Reflecting on “The Rehabilitation of Karl Marx” as a theoretical economist 100 years after his death, Robert Paul Wolff, on the way to writing Understanding Marx, noted…
Reflecting on “The Rehabilitation of Karl Marx” as a theoretical economist 100 years after his death, Robert Paul Wolff, on the way to writing Understanding Marx, noted that Marx had written, “at a conservative estimate, five thousand pages of theoretical material”. Therefore, in order to understand Marx's theoretical achievement, which Wolff compares with Darwin, Freud and Einstein (p. 714), “The simplest sort of common sense demands that we estimate Marx's place in the intellectual history of our civilization on the basis of this mass of economic theory” (p. 713). In addition to the three volumes of Capital, the three volumes of the Theories of Surplus Value, the Grundrisse, and the Contribution to the Critique of Political Economy, however, “Marx also wrote, as a young man, a handful of exuberant, obscure, derivative, romantic reflections on the human condition…The same sort of common sense dictates that we not construe these youthful speculations as the final utterances of the true Marx” (p. 713). With these assertions, Wolff is reviving an old issue, for the benefit of a “modern mathematical reinterpretation of Marx” (pp. 715–16), that some had thought was laid to rest by the widespread availability of the Grundrisse.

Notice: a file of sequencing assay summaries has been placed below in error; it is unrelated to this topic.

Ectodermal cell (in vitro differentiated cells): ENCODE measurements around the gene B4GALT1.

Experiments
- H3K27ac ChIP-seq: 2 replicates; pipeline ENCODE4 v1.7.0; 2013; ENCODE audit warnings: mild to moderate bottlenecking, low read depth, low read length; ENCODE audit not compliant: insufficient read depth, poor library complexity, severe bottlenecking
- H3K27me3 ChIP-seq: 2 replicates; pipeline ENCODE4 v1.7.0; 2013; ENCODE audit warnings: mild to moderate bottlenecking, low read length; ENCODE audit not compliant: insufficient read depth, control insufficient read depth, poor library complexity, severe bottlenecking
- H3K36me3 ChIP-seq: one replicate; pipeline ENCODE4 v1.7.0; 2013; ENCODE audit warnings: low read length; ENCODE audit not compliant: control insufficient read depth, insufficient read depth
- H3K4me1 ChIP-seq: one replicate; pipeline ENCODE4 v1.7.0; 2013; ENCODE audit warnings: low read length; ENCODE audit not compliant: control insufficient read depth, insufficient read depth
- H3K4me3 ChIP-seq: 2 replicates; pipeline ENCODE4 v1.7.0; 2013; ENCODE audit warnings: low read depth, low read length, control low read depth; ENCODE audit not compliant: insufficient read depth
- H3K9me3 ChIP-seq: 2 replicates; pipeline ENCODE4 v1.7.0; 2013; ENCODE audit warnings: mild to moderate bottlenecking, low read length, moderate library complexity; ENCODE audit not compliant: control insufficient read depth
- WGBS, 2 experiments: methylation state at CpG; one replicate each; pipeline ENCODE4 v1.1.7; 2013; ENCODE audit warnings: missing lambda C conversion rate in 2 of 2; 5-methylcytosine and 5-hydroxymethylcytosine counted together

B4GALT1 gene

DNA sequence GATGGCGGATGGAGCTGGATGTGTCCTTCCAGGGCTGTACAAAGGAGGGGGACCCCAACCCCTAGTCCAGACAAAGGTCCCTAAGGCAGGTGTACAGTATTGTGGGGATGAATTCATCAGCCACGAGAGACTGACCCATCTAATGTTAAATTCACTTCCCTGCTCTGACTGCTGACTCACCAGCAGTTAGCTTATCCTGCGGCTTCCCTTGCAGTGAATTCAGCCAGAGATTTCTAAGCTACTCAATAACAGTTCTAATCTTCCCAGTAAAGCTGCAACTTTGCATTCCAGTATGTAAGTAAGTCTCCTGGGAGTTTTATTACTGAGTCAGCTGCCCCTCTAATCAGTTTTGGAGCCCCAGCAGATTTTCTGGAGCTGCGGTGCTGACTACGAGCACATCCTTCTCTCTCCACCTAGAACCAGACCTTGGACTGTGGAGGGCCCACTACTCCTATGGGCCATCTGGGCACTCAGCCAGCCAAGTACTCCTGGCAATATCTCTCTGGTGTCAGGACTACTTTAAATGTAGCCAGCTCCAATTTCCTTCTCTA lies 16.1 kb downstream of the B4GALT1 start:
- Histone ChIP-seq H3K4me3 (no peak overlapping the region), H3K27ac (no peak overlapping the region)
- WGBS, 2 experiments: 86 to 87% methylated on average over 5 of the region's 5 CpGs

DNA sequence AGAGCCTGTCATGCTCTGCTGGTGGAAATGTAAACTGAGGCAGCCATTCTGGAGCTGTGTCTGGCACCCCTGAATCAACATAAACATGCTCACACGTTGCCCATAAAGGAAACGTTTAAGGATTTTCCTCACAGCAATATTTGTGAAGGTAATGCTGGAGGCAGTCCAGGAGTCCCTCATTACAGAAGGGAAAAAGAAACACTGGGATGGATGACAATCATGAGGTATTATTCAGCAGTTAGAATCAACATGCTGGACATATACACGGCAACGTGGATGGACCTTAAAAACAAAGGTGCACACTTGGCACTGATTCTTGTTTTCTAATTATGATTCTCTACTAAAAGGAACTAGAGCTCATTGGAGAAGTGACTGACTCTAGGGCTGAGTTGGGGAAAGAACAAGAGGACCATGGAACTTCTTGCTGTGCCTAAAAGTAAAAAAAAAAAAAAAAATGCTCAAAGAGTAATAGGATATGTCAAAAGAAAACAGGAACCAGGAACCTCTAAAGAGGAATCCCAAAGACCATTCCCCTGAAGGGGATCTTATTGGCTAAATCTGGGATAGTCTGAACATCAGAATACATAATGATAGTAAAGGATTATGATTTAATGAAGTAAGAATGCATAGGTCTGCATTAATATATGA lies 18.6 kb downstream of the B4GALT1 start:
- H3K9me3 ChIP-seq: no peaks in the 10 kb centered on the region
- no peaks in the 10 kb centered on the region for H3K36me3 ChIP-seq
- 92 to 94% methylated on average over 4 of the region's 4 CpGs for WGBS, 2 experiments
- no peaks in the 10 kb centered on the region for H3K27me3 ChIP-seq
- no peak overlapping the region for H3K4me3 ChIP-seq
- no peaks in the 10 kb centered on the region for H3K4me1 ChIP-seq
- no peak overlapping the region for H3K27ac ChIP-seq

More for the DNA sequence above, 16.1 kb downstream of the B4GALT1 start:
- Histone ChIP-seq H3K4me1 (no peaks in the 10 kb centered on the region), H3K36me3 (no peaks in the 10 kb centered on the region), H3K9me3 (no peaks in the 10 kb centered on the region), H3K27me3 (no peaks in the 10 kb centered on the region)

This paper aims to argue that the principal components of the Resource‐Based View (RBV) as a theory of sustained competitive advantage are not a sufficient basis for a…
This paper aims to argue that the principal components of the Resource‐Based View (RBV) as a theory of sustained competitive advantage are not a sufficient basis for a complete and consistent theory of firm behaviour. Two missing elements are value theory and accountability mechanisms.
The paper proposes a link between value theory and accountability using a Resource Value‐Resource Risk perspective as an alternative to the Capital Asset Pricing Model. The link operates first from the labour process, where value is created but is imperfectly observable by intra‐firm mechanisms of organizational control and outside governance arrangements without incurring monitoring costs. Second, it operates through contractual arrangements which impose fixed cost structures on activities with variable revenues.
The paper thereby explains how value originates in risky and difficult to monitor productive processes and is transmitted as rents to organizational and capital market constituents. It then reviews recent contributions to the RBV, arguing that the proposed new approach overcomes gaps inherent in the alternatives, and thus offers a more complete and integrated view of firm behaviour.
The RBV can become a coherent theory of firm behaviour, if it adopts and can integrate the labour theory of value, associated measures of risk arising from the labour process and mechanisms of accountability.